Warren Campaign Targets Gay Vote With Get-Out-The-LGBT-Vote Rally

U.S. Senate candidate Elizabeth Warren speaks to veterans at North Shore rally in Boston, Massachusetts.
Photo: Chuck Colbert

By: Chuck Colbert/TRT Reporter–

Her campaign strategists know that in as a close a race as this one — multiple polls show her with a one-to-two point advantage — Elizabeth Warren needs every single vote to send Republican US Senator Scott Brown packing. In other words, gay votes may really matter on Election Day.

Perhaps that’s why the Warren campaign rolled out star power the likes of U.S. Senator Al Franken of Minnesota, specifically to fire up gay voters.

“You are looking at a senator who won by 312 votes,” Franken told an enthusiastic gathering of 100 people in Cambridge on Friday afternoon, Oct. 19, at Warren’s campaign office.

“My charge to you is work your butts off,” he said.

Brown absent for SNDA

The Minnesota senator spoke first hand of his disappointment in Brown’s refusal to back a bill Franken introduced in the Senate, the Student Non-Discrimination Act (SNDA), federal legislation which aims to protect LGBT youth from harassment.

“Basically, [the bill] gives kids the right not to be bullied and the right to do something, if they are,” he said, citing statistics that 99 percent of LGBT youth in this country report being bullied, with 30 percent saying they have missed a day of school in the last month because they are afraid.

Youth suicides from kids who were bullied in Minnesota have made national headlines.

“I asked Scott Brown to co-sponsor [SNDA],” said Franken, adding, initially, Brown told him “I’ll get back to you.”

Ultimately, “He wouldn’t do it,” Franken said.

But Warren, a former elementary school teacher, supports anti-bullying protections, explaining on Blue Mass Group blog posting why.

“We need to help teachers and administrators create and foster an environment that welcomes students and their families, whether kids are being raised in a single parent household, by their grandparents, or by their lesbian moms or gay dads. All children – straight, questioning, perceived, gay, lesbian, bisexual, or transgender – can thrive in school only when they are truly safe and secure,” she wrote.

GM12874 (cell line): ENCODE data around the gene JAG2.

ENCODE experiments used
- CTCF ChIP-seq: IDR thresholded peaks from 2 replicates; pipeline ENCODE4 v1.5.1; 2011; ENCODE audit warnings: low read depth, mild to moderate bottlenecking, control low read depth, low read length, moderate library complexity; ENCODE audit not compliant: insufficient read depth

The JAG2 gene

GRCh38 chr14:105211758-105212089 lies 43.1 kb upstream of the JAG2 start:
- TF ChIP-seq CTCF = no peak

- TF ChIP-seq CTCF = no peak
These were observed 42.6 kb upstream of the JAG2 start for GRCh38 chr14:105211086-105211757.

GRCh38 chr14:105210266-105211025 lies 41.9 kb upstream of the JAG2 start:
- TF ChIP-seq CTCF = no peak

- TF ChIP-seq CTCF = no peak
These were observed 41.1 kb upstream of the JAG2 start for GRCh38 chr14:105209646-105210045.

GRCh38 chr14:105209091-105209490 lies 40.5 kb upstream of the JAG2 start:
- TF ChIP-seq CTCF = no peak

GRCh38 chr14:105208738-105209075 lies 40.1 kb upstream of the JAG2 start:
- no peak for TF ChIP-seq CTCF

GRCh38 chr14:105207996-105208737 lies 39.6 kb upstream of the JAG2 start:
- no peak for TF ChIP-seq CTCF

Cambridge key leaders

At Friday’s rally, Cambridge city councilors E. Denise Simmons, who also serves as vice mayor, and Marjorie C. Decker, along with attorney Ellen Zucker revved up a loyal base that has good reason to pink slip Brown and every reason to back Warren.

“As I look out over the room, I see a lot of folks who have been fighting for LGBT equality for a very long time,” said Zucker, who served as president of the board of directors for MassEquality during the several-year Beacon Hill battle to block a proposed anti-gay ballot measure aimed at rolling back same-sex marriage rights ushered in the by the Supreme Judicial Court’s Goodridge decision.

“Mr. Brown, we remember you from your days in Massachusetts when 25 times you voted against marriage equality,” she said, referring to the many times lawmakers during numerous Constitutional Conventions took votes on same-sex marriage.

Zucker also recalled Brown’s standing with, at the time Governor Mitt Romney, in casting a lone GOP vote to defund the Governor’s Commission on GLTB Youth.

Initially established by an executive order of Republican Governor Bill Weld in 1992, the Governor’s Commission became an independent agency of the Commonwealth Massachusetts in 2006 through legislative action.

The Commission recommends and advocates to all branches of state government effective policies, programs, and resources for GLBT youth

Anti-LGBT comments from Brown

Brown served as a state senator (2004 to 2010) before winning a 2010 special election to fill the seat left vacant by the death of Senator Edward M. Kennedy. Prior to his state Senate tenure, Brown served in the state House of Representatives from 1998 to 2004).

During his tenure as a state representative, Brown also made critical comments in 2001 — reported in the Boston Globe —  about then state Senator Cheryl Jacques, saying it was “not normal” for a woman and her partner to have children, going so far as to disparage their “alleged family responsibilities.”

“This is a man who does not respect our lives and our families,” said Zucker. “I don’t want my son to hear that kind of talk.”

HRC’s Scorecard on Brown

The Warren campaign’s get-out-the-gay-vote push came just days after the Human Rights Campaign (HRC) released its Congressional Scorecard for the 112th Congress, which rates lawmakers for their support of LGBT issues.

Senator Brown received a rating of 55 percent, which is above the average of 35 percent for senators overall, but well below the 22 senators, including seven from states with marriage equality, who scored 100 percent — like Massachusetts senior Senator John Kerry.

By way of sharp contrast, Brown stands way outside the state congressional delegation, with all members earning 100 percent scores except U.S. Representative Steven Lynch of the 9th Congressional District who scored 90 percent.

HRC’s scorecard tally also highlights another key difference between Democratic challenger Warren and incumbent Republican Brown. The former supports a bill — the Employment Non-Discrimination Act (ENDA) — that would add protections for LGBT persons in the workplace on the basis of sexual orientation, gender identity and gender expression. Brown does not.